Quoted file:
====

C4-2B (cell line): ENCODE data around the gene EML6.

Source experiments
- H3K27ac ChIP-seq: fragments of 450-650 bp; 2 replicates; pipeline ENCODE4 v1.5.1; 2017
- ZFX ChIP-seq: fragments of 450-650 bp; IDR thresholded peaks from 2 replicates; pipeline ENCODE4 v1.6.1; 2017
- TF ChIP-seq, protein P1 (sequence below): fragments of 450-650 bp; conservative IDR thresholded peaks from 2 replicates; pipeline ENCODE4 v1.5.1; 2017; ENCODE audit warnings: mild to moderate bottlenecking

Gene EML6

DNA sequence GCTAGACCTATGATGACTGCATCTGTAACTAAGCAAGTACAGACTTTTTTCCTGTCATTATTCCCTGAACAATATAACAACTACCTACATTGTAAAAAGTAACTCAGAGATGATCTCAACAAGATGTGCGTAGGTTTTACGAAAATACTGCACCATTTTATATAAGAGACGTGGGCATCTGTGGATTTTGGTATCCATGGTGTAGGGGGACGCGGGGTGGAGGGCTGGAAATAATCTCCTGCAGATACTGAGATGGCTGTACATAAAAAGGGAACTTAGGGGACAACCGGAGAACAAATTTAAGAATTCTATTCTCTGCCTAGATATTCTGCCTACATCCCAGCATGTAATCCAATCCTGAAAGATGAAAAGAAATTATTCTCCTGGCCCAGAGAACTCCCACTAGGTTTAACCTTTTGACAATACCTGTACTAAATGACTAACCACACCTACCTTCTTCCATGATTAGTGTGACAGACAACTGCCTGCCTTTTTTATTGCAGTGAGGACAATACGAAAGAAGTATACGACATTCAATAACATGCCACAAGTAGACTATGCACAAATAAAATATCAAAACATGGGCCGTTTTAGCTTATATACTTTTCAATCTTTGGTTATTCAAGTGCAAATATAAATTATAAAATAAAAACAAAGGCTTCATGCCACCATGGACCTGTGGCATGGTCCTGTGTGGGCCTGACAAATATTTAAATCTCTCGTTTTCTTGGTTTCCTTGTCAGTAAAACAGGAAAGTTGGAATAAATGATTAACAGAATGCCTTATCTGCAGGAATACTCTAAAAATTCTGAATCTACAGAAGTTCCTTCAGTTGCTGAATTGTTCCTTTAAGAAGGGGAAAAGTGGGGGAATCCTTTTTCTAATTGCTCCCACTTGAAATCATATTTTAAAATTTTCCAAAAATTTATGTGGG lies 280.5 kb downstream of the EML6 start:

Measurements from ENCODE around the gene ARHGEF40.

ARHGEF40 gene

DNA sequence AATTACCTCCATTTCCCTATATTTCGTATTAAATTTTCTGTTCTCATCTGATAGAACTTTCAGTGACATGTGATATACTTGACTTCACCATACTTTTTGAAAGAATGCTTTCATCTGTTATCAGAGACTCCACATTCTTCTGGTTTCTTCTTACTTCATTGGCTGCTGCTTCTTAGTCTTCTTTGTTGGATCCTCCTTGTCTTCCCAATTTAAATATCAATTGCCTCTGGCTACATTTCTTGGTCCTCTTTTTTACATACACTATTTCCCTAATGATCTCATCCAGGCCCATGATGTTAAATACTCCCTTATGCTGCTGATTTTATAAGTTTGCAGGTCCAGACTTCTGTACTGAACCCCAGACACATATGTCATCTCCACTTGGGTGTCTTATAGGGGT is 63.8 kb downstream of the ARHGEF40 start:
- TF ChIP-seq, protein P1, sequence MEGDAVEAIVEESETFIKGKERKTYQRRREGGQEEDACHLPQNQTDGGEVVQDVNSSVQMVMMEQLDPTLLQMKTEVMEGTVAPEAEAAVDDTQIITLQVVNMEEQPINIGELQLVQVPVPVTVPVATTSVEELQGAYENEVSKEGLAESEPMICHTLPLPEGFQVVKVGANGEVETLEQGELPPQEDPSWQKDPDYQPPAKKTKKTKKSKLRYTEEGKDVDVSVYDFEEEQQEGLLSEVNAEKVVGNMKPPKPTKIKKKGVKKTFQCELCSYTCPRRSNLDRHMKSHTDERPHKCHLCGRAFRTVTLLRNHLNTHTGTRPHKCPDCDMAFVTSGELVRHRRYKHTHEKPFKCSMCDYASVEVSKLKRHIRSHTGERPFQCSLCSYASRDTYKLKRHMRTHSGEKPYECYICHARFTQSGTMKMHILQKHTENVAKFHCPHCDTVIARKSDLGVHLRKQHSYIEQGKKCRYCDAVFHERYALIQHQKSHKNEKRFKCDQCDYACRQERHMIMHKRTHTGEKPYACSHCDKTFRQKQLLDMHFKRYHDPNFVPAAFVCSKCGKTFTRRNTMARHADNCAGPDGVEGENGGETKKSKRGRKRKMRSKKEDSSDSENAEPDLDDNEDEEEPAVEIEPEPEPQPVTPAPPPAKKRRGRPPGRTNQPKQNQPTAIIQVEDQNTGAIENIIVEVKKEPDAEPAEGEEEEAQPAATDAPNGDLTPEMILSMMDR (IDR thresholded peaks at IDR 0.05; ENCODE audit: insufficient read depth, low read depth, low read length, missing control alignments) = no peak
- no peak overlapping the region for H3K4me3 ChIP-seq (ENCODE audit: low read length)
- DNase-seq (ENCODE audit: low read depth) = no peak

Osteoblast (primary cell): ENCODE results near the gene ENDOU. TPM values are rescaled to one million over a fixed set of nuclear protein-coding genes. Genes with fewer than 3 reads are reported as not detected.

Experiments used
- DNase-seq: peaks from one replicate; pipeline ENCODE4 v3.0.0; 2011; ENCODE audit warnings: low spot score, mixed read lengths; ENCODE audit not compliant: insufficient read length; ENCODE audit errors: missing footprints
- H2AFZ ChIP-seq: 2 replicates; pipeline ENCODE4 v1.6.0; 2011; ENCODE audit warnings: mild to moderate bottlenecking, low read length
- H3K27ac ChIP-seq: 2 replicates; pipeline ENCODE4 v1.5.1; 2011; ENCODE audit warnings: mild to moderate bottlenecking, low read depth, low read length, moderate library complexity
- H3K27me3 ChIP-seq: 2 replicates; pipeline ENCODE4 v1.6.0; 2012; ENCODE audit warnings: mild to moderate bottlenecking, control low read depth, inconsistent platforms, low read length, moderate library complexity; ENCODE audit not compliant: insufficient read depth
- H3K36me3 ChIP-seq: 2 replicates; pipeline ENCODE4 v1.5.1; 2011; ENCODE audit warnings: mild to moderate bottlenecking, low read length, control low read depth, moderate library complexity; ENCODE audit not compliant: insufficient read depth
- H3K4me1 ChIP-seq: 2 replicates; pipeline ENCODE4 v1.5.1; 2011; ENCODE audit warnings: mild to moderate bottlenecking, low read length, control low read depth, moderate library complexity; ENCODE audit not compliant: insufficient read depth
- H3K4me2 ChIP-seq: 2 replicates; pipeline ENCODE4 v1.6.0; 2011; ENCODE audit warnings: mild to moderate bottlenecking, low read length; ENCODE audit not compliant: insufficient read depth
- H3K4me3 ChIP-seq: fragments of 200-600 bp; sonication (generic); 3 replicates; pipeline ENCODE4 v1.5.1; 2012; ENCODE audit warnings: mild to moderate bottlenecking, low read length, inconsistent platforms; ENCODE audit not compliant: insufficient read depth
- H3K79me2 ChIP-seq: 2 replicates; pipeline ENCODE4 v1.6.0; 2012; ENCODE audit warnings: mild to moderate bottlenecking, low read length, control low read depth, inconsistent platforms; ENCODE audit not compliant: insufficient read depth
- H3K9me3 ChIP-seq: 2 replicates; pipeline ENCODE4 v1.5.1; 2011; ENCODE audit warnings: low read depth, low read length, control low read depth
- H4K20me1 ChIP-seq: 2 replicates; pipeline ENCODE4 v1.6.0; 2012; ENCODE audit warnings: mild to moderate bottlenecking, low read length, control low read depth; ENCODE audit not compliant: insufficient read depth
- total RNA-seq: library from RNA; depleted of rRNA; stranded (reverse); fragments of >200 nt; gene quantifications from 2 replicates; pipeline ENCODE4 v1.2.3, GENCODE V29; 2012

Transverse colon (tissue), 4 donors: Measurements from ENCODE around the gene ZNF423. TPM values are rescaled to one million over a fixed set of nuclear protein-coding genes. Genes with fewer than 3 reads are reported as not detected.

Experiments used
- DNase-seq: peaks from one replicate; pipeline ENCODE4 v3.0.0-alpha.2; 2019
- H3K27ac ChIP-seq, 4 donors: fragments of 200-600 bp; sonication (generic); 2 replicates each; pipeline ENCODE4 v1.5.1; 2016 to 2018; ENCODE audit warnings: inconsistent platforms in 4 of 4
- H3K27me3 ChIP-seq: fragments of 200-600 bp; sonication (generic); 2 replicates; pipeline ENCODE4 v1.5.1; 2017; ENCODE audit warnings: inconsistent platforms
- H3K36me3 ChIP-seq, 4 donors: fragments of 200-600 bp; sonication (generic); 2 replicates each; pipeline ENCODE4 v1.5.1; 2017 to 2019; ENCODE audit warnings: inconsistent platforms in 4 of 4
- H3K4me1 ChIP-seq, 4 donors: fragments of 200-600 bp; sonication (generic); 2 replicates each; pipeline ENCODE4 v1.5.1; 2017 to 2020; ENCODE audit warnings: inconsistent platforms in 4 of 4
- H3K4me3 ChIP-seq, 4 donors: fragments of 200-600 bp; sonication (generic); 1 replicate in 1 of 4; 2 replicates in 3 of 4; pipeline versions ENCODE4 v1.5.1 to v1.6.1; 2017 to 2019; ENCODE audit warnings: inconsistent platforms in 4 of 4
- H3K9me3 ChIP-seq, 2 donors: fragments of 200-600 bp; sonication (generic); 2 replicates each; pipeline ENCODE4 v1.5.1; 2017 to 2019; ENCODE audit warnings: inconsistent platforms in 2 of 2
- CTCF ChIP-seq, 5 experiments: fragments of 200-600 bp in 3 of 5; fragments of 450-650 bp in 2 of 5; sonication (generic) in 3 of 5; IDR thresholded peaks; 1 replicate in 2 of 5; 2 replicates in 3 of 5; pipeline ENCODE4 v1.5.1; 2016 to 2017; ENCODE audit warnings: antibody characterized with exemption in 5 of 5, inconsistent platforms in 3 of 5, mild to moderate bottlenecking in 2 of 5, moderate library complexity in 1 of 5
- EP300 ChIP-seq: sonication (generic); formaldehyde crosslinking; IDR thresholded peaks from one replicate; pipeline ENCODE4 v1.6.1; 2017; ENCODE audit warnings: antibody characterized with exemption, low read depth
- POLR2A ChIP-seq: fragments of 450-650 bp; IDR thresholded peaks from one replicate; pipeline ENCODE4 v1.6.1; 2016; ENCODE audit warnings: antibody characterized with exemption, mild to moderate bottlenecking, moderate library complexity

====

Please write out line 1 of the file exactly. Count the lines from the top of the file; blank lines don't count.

C4-2B (cell line): ENCODE data around the gene EML6.